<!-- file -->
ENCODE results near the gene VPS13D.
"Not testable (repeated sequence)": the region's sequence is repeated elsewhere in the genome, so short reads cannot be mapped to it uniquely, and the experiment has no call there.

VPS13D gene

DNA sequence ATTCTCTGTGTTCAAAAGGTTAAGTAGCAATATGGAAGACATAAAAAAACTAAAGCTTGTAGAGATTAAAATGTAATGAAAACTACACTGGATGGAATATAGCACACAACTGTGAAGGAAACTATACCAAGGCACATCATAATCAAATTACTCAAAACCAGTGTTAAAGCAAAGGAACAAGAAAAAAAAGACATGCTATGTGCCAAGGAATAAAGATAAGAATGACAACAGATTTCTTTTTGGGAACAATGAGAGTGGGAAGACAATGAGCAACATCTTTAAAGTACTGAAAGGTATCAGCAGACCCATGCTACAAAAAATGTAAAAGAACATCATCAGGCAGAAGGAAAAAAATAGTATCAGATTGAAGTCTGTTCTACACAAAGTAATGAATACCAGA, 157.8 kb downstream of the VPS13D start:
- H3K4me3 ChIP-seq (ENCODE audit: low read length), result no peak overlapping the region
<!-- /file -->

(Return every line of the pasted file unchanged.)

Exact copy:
ENCODE results near the gene VPS13D.
"Not testable (repeated sequence)": the region's sequence is repeated elsewhere in the genome, so short reads cannot be mapped to it uniquely, and the experiment has no call there.

VPS13D gene

DNA sequence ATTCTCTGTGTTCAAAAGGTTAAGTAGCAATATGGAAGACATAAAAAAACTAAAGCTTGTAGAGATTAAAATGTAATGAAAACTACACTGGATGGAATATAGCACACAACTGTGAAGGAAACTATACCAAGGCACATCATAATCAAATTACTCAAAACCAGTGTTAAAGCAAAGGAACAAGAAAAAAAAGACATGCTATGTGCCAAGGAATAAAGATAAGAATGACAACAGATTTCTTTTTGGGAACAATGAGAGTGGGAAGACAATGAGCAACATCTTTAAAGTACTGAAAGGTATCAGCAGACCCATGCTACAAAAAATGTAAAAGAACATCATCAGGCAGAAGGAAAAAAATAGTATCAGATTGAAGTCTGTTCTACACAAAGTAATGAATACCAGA, 157.8 kb downstream of the VPS13D start:
- H3K4me3 ChIP-seq (ENCODE audit: low read length), result no peak overlapping the region